Anxiety disorders are among the leading causes of illness in the U.S., yet their origins and the way in which an individual's genotype interacts with the environment to influence disease remain poorly understood. The long-term goal of these studies is to better understand the genetic and neurobiological underpinnings of variation in anxiety and stress-responsiveness. This work will employ the zebrafish model, but with an innovative focus on fish recently derived from wild stocks. The value of these wild-derived individuals is in the heightened levels and greater variation in anxiety-related behaviors they display relative to an established laboratory stocks. The specific goals of this exploratory project are first to compare gene expression profiles in the brains of two wild-derived zebrafish lines divergent in the display of anxiety-related behavior (high and low respectively) to two established laboratory lines that also show behavioral variation. The wild-derived zebrafish lines exhibit what have been termed 'proactive'and 'reactive'coping styles in other model systems and also pronounced sex differences with females exhibiting higher levels of anxiety-related behavior. The second goal of these studies is to compare gene expression profiles in the brain between the two divergent wild-derived lines at time points ranging from early development until after maturation when sex differences in anxiety-related behaviors have emerged. The goal of this second aim is to begin exploring the developmental origins of coping style differences in adulthood. The benefits of this project should include behavioral and neurogenomic characterization of a zebrafish model system that will lead to mechanistic studies in zebrafish and potentially studies of identified candidate genes in human association studies. The zebrafish model system is also particularly well suited to studying the genomic and developmental underpinnings of anxiety-related behaviors and the ways in which these mechanisms are influenced by an organism's environment.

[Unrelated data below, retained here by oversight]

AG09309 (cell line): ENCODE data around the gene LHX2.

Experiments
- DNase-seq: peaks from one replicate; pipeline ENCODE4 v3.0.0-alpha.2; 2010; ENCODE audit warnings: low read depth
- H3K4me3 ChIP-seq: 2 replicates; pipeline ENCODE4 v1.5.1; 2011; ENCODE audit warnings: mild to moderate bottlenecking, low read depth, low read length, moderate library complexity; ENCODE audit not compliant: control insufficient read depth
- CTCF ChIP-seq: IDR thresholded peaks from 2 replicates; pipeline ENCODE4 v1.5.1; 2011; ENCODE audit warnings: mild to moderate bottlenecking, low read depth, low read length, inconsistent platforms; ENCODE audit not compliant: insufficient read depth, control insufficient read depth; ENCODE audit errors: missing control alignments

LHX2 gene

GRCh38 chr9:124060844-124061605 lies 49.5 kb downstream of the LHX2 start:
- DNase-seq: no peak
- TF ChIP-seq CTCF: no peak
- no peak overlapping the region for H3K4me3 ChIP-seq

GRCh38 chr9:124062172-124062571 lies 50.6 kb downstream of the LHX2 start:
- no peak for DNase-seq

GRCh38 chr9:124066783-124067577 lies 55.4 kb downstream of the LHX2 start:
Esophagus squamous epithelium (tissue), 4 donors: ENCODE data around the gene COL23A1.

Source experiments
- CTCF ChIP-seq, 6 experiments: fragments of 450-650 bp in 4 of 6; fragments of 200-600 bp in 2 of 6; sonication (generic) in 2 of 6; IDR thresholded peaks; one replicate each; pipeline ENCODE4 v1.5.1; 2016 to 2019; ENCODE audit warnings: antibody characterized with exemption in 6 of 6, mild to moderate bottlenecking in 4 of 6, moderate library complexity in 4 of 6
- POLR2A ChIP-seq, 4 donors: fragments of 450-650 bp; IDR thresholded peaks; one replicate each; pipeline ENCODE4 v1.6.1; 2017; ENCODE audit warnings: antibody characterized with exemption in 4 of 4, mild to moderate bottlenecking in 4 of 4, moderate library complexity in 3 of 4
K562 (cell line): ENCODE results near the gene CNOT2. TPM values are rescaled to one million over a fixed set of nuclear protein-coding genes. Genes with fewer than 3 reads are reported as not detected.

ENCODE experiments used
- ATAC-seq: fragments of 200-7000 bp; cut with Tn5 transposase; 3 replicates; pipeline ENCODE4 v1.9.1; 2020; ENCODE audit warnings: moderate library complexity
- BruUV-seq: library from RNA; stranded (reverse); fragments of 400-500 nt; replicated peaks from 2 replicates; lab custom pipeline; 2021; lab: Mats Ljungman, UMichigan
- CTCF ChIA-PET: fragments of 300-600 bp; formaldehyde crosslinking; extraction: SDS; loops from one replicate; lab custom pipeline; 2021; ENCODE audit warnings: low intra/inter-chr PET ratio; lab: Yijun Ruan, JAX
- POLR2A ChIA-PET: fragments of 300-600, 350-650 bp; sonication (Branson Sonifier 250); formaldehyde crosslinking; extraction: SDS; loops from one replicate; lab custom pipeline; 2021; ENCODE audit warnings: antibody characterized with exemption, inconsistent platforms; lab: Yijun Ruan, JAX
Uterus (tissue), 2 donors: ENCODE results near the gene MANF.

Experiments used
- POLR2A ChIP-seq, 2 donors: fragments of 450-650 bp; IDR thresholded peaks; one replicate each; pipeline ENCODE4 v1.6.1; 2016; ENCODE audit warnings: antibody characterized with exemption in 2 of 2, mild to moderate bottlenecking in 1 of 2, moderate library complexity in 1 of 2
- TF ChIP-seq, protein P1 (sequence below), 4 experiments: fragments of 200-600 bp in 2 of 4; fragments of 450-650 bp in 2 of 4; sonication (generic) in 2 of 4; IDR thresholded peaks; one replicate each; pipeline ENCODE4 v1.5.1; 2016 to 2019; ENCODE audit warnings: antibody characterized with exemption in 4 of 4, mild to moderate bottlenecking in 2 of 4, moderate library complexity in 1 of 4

Public Health Relevance

This project addresses the genetic and developmental origins of anxiety-related behaviors using the zebrafish as a model system. Anxiety disorders are prevalent and therefore represent a significant public health issue imposing significant illness and economic burdens on the U.S. population.

Agency
National Institute of Health (NIH)
Institute
National Institute of Mental Health (NIMH)
Type
Exploratory/Developmental Grants (R21)
Project #
5R21MH080500-02
Application #
8264749
Study Section
Neuroendocrinology, Neuroimmunology, and Behavior Study Section (NNB)
Program Officer
Beckel-Mitchener, Andrea C
Project Start
2011-05-20
Project End
2014-04-30
Budget Start
2012-05-01
Budget End
2014-04-30
Support Year
2
Fiscal Year
2012
Total Cost
$182,965
Indirect Cost
$57,965
Name
North Carolina State University Raleigh
Department
Biology
Type
Schools of Earth Sciences/Natur
DUNS #
042092122
City
Raleigh
State
NC
Country
United States
Zip Code
27695
Wong, Ryan Y; McLeod, Melissa M; Godwin, John (2014) Limited sex-biased neural gene expression patterns across strains in Zebrafish (Danio rerio). BMC Genomics 15:905
Wong, Ryan Y; Oxendine, Sarah E; Godwin, John (2013) Behavioral and neurogenomic transcriptome changes in wild-derived zebrafish with fluoxetine treatment. BMC Genomics 14:348